Self-Motivation
David Goggins
Former Navy Seal
Career Development
Bryan Cranston
Actor
Critical Thinking
Liv Boeree
International Poker Champion
Emotional Intelligence
Amaryllis Fox
Former CIA Clandestine Operative
Management
Chris Hadfield
Retired Canadian Astronaut & Author
Learn
from the world's big
thinkers
Start Learning

Daniel Koretz on Equity and Teacher Performance

Daniel Koretz:


There are hard data on this that teaching has become a less appealing field for a lot of people.  That’s, I think, an overwhelmingly important problem particularly when we’re concerned about equity because most districts are set up have hirings, have personnel systems in which the better teachers are able to get themselves into the schools where there are at some sense least needed.  So that’s, I think, one of the most serious problems.  The second is a failure to deal with things outside of school that inhibit achievement.  Some of that is preschool.  Some of it is not.  Some of it is harder for policy makers to deal with.  But when we have media and pure culture that are not supporter of academic achievement, we’re going to get less than we otherwise would.  [Margaret Mead] many, many years ago said that children don’t need to respond to what their culture rewards, they just need to find out what it is.  And if we don’t make academic achievement something that is really esteemed, then we’re just going to get a lot less of it.  There has been some movement in that regard.  I think, there are, for instance, TV shows that glorify smart people, there aren’t many but there are few.  But a lot of places in the United States, it’s still more important for a kid’s self-esteem to do well in a sport than to do well in school and certainly more important than to do well in mathematics, for example.  So as long as we maintain those attitudes, we’re going to get kids who say it really isn’t important to learn the skills the policy makers are correctly saying are important for our national well-being.

Daniel Koretz sees a problem when the system places skilled teachers in the schools that least need them.

The “new normal” paradox: What COVID-19 has revealed about higher education

Higher education faces challenges that are unlike any other industry. What path will ASU, and universities like ASU, take in a post-COVID world?

Photo: Luis Robayo/AFP via Getty Images
Sponsored by Charles Koch Foundation
  • Everywhere you turn, the idea that coronavirus has brought on a "new normal" is present and true. But for higher education, COVID-19 exposes a long list of pernicious old problems more than it presents new problems.
  • It was widely known, yet ignored, that digital instruction must be embraced. When combined with traditional, in-person teaching, it can enhance student learning outcomes at scale.
  • COVID-19 has forced institutions to understand that far too many higher education outcomes are determined by a student's family income, and in the context of COVID-19 this means that lower-income students, first-generation students and students of color will be disproportionately afflicted.
Keep reading Show less

R.P. Eddy wrote about a coming pandemic in 2017. Why didn't we listen?

In his book with Richard Clarke, "Warnings," Eddy made clear this was inevitable.

Photo by Buda Mendes/Getty Images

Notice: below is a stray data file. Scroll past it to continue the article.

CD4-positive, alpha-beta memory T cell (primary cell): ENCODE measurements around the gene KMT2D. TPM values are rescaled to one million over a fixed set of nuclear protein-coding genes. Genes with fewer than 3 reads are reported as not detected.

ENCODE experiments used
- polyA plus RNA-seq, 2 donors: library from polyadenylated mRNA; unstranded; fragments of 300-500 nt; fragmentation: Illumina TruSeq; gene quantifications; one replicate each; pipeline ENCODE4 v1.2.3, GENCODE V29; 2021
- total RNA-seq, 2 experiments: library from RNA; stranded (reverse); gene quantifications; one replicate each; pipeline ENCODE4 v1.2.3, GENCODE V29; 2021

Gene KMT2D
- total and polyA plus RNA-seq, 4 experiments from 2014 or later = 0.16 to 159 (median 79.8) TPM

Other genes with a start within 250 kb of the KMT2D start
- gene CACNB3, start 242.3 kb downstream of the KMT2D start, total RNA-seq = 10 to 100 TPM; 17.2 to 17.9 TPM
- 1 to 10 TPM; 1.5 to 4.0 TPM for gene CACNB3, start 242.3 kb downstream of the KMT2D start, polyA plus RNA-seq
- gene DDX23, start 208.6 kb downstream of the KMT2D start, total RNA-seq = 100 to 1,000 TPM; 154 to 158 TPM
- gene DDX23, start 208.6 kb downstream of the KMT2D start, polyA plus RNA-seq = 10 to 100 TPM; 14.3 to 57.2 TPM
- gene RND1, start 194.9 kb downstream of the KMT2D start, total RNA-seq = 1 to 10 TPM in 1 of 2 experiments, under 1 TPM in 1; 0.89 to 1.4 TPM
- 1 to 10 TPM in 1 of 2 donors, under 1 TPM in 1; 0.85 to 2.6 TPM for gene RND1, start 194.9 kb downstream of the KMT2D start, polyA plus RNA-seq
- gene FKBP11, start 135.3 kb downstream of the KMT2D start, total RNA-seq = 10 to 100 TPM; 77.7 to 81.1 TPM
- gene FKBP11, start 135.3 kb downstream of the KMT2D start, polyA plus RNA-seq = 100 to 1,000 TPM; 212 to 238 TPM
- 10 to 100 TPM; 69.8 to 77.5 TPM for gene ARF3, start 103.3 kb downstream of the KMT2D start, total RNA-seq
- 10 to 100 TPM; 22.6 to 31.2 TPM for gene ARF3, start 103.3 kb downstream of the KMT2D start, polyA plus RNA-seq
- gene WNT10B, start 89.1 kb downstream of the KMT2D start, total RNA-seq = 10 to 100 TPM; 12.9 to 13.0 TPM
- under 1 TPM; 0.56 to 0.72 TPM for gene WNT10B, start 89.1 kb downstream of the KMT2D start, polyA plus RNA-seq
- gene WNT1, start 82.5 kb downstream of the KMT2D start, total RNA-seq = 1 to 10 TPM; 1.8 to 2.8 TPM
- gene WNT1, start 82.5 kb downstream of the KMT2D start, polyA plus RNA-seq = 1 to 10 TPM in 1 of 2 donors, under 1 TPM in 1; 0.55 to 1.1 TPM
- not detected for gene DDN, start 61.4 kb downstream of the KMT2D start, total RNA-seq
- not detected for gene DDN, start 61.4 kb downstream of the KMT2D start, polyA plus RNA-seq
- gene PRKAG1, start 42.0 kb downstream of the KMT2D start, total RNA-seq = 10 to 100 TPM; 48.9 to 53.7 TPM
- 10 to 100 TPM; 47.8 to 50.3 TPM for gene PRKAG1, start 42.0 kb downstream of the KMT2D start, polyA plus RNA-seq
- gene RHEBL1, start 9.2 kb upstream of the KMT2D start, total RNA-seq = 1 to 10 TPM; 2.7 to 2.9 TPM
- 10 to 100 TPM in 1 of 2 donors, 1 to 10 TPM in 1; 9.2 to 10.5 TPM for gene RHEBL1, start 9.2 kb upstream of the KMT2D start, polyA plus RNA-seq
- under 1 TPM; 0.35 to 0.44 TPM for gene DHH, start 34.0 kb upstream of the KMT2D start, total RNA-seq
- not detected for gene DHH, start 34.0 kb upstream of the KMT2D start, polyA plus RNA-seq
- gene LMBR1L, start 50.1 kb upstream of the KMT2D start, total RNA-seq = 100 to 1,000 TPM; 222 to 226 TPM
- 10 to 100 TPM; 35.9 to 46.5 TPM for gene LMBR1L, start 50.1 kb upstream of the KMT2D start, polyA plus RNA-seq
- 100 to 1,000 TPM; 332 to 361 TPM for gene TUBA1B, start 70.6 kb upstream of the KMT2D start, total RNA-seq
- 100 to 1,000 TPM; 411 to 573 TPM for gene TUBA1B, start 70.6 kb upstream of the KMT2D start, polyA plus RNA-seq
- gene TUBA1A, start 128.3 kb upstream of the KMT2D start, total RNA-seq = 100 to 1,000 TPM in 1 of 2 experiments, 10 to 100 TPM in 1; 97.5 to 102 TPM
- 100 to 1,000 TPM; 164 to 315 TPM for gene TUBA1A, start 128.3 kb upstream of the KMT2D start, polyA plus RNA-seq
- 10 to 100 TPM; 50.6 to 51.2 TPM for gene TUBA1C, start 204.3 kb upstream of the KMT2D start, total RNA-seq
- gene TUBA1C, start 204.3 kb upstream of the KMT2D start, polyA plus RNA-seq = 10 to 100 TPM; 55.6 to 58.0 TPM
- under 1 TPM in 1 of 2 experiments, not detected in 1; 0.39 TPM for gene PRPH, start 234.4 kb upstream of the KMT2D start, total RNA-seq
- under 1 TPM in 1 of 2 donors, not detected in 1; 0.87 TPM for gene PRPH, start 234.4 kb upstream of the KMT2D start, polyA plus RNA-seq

Coronavirus
  • In their 2017 book, "Warnings," R.P. Eddy and Richard Clarke warned about a coming pandemic.
  • "You never get credit for correctly predicting an outbreak," says science journalist Laurie Garrett in the book.
  • In this interview with Big Think, R.P. Eddy explains why people don't listen to warnings—and how to try to get them to listen.
Keep reading Show less

Creativity: The science behind the madness

Human brains evolved for creativity. We just have to learn how to access it.

Videos
  • An all-star cast of Big Thinkers—actors Rainn Wilson and Ethan Hawke; composer Anthony Brandt; neuroscientists David Eagleman, Wendy Suzuki, and Beau Lotto; and psychologist Scott Barry Kaufman—share how they define creativity and explain how our brains uniquely evolved for the phenomenon.
  • According to Eagleman, during evolution there was an increase in space between our brain's input and output that allows information more time to percolate. We also grew a larger prefrontal cortex which "allows us to simulate what ifs, to separate ourselves from our location in space and time and think about possibilities."
  • Scott Barry Kaufman details 3 brain networks involved in creative thinking, and Wendy Suzuki busts the famous left-brain, right-brain myth.

What if Middle-earth was in Pakistan?

Iranian Tolkien scholar finds intriguing parallels between subcontinental geography and famous map of Middle-earth.

Image: Mohammad Reza Kamali, reproduced with kind permission
Strange Maps
  • J.R.R. Tolkien hinted that his stories are set in a really ancient version of Europe.
  • But a fantasy realm can be inspired by a variety of places; and perhaps so is Tolkien's world.
  • These intriguing similarities with Asian topography show that it may be time to 'decolonise' Middle-earth.
Keep reading Show less

New study explores how to navigate 'desire discrepancies' in long term relationships

With the most common form of female sexual dysfunction impacting 1 in 10 women, this important study dives into how to keep a relationship going despite having different needs and wants in the bedroom.

NDAB Creativity / Shutterstock
Sex & Relationships
  • A new study highlights the difficulties faced by women who struggle with decreased sexual desire, and explains how to navigate desire discrepancies in long-term relationships.
  • Hypoactive sexual desire disorder is one of the most common forms of female sexual dysfunction, impacting an estimated 1 in 10 women.
  • Finding other ways to promote intimacy in your relationship is one of the keys to ensuring happiness on both sides.

Keep reading Show less
Quantcast